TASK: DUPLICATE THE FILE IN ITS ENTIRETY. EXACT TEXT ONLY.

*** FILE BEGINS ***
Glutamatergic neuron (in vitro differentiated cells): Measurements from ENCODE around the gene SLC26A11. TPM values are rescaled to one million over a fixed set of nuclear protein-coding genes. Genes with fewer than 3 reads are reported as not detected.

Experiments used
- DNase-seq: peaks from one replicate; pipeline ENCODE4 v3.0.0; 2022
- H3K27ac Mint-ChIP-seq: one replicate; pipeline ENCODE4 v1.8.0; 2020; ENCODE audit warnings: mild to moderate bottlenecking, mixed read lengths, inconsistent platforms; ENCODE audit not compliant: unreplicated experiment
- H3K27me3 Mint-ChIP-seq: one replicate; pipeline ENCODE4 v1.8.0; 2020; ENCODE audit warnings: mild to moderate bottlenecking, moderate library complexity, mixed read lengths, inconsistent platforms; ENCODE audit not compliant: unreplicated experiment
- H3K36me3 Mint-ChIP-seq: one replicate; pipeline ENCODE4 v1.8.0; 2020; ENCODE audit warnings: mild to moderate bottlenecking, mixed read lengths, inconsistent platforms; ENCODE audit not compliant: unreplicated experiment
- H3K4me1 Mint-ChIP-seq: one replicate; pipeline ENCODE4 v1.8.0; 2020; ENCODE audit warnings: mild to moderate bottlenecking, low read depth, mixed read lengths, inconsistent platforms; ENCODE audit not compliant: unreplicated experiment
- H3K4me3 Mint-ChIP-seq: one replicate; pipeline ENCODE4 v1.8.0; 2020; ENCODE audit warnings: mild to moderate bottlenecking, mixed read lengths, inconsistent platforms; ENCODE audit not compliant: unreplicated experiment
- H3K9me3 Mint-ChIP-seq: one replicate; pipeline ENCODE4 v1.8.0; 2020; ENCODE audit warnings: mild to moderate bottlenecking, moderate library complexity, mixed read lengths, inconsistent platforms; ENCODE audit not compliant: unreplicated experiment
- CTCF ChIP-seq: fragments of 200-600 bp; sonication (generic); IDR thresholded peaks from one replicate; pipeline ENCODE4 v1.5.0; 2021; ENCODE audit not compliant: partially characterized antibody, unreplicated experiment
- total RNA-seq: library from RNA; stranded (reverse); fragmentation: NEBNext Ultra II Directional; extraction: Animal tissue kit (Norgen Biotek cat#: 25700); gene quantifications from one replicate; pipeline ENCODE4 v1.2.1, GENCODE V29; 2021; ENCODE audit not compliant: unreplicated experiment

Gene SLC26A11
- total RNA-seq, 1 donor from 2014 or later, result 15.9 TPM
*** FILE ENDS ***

Glutamatergic neuron (in vitro differentiated cells): Measurements from ENCODE around the gene SLC26A11. TPM values are rescaled to one million over a fixed set of nuclear protein-coding genes. Genes with fewer than 3 reads are reported as not detected.

Experiments used
- DNase-seq: peaks from one replicate; pipeline ENCODE4 v3.0.0; 2022
- H3K27ac Mint-ChIP-seq: one replicate; pipeline ENCODE4 v1.8.0; 2020; ENCODE audit warnings: mild to moderate bottlenecking, mixed read lengths, inconsistent platforms; ENCODE audit not compliant: unreplicated experiment
- H3K27me3 Mint-ChIP-seq: one replicate; pipeline ENCODE4 v1.8.0; 2020; ENCODE audit warnings: mild to moderate bottlenecking, moderate library complexity, mixed read lengths, inconsistent platforms; ENCODE audit not compliant: unreplicated experiment
- H3K36me3 Mint-ChIP-seq: one replicate; pipeline ENCODE4 v1.8.0; 2020; ENCODE audit warnings: mild to moderate bottlenecking, mixed read lengths, inconsistent platforms; ENCODE audit not compliant: unreplicated experiment
- H3K4me1 Mint-ChIP-seq: one replicate; pipeline ENCODE4 v1.8.0; 2020; ENCODE audit warnings: mild to moderate bottlenecking, low read depth, mixed read lengths, inconsistent platforms; ENCODE audit not compliant: unreplicated experiment
- H3K4me3 Mint-ChIP-seq: one replicate; pipeline ENCODE4 v1.8.0; 2020; ENCODE audit warnings: mild to moderate bottlenecking, mixed read lengths, inconsistent platforms; ENCODE audit not compliant: unreplicated experiment
- H3K9me3 Mint-ChIP-seq: one replicate; pipeline ENCODE4 v1.8.0; 2020; ENCODE audit warnings: mild to moderate bottlenecking, moderate library complexity, mixed read lengths, inconsistent platforms; ENCODE audit not compliant: unreplicated experiment
- CTCF ChIP-seq: fragments of 200-600 bp; sonication (generic); IDR thresholded peaks from one replicate; pipeline ENCODE4 v1.5.0; 2021; ENCODE audit not compliant: partially characterized antibody, unreplicated experiment
- total RNA-seq: library from RNA; stranded (reverse); fragmentation: NEBNext Ultra II Directional; extraction: Animal tissue kit (Norgen Biotek cat#: 25700); gene quantifications from one replicate; pipeline ENCODE4 v1.2.1, GENCODE V29; 2021; ENCODE audit not compliant: unreplicated experiment

Gene SLC26A11
- total RNA-seq, 1 donor from 2014 or later, result 15.9 TPM